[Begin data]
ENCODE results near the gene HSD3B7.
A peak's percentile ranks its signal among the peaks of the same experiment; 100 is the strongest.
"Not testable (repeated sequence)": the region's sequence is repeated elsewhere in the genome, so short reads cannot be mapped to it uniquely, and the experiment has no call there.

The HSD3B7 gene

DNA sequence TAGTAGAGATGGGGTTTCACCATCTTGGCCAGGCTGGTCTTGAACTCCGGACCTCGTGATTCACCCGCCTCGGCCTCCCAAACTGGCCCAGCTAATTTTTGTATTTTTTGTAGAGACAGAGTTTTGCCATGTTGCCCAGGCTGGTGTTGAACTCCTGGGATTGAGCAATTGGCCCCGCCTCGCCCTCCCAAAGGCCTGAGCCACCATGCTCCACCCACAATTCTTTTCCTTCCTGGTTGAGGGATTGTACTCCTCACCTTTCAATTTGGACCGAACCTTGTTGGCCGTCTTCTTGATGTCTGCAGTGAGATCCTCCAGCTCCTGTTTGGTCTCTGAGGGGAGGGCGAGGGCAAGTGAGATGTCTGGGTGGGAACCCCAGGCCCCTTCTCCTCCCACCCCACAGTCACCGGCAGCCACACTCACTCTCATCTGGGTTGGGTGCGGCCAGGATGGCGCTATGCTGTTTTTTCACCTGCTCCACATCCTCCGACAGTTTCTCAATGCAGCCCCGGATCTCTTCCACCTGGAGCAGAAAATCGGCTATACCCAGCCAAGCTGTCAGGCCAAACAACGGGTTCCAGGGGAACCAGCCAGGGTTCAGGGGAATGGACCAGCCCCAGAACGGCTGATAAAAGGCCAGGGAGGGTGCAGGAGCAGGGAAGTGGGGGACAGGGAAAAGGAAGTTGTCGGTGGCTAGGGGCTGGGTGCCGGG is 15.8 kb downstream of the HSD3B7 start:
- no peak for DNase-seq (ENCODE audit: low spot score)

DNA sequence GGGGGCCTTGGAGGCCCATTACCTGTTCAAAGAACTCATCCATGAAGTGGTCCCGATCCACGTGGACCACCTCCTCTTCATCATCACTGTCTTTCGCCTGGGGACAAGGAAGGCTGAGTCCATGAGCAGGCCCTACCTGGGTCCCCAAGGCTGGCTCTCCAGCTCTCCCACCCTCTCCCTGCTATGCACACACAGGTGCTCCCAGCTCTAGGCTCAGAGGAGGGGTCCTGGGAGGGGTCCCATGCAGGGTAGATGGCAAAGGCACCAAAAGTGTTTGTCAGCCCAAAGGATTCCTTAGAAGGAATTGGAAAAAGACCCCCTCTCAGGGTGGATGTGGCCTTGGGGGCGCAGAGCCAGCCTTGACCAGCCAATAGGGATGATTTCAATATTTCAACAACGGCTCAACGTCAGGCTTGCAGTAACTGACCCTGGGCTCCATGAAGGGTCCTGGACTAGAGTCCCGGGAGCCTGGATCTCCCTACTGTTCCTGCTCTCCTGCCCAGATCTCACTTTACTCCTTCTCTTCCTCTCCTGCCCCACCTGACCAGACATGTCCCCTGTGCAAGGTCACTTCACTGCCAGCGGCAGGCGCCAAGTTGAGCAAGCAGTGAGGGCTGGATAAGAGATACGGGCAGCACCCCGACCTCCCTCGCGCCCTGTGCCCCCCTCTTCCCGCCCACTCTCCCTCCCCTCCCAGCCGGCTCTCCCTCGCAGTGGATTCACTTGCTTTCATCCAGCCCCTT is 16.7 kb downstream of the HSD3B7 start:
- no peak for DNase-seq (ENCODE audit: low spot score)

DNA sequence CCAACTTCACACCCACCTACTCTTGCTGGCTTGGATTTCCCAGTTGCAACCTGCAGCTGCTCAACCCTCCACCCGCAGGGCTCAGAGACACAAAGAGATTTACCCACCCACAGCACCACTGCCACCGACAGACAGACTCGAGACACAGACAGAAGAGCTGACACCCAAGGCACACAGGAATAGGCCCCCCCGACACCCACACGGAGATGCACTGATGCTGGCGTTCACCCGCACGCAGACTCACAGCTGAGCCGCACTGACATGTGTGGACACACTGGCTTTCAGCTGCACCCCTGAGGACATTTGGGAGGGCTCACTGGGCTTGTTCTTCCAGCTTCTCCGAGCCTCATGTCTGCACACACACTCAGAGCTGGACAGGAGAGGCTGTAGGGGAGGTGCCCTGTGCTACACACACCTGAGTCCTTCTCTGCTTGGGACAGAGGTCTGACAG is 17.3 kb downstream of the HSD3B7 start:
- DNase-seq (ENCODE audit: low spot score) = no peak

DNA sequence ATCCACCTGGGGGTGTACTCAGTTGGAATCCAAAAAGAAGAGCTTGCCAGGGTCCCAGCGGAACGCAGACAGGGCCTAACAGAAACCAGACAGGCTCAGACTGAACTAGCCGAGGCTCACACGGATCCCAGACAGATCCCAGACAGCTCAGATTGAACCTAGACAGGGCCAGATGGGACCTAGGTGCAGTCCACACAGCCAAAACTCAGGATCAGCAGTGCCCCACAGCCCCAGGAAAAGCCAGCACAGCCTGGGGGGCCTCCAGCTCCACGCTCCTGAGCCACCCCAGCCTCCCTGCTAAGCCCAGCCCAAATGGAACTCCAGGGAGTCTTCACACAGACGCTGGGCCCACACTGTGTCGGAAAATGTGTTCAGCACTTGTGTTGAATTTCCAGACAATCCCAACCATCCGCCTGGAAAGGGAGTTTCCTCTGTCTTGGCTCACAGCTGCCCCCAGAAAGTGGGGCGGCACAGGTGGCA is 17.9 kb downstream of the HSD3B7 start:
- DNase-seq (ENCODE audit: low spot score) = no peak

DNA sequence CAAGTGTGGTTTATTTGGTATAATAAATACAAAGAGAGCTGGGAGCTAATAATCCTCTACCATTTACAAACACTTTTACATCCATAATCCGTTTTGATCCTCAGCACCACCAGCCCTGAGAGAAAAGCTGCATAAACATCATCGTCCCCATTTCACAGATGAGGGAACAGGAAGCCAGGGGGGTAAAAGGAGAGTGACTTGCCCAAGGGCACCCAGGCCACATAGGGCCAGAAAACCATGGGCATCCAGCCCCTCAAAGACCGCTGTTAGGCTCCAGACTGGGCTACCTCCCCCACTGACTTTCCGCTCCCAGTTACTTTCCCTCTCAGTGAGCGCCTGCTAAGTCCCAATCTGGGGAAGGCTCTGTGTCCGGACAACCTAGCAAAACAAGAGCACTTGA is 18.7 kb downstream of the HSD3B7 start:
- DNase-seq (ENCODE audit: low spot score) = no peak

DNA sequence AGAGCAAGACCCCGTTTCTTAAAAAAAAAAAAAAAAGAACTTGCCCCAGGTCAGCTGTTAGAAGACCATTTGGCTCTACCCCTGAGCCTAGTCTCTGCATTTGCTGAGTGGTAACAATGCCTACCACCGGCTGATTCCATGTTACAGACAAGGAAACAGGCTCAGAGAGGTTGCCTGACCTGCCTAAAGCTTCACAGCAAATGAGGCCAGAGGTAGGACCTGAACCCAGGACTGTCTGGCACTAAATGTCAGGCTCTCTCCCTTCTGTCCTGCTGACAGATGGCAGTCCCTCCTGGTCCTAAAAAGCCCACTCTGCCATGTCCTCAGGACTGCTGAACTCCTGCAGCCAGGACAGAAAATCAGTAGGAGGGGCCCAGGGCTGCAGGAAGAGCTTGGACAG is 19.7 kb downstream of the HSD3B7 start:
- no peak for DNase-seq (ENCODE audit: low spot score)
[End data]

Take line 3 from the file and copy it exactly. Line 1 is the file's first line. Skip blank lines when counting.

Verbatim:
"Not testable (repeated sequence)": the region's sequence is repeated elsewhere in the genome, so short reads cannot be mapped to it uniquely, and the experiment has no call there.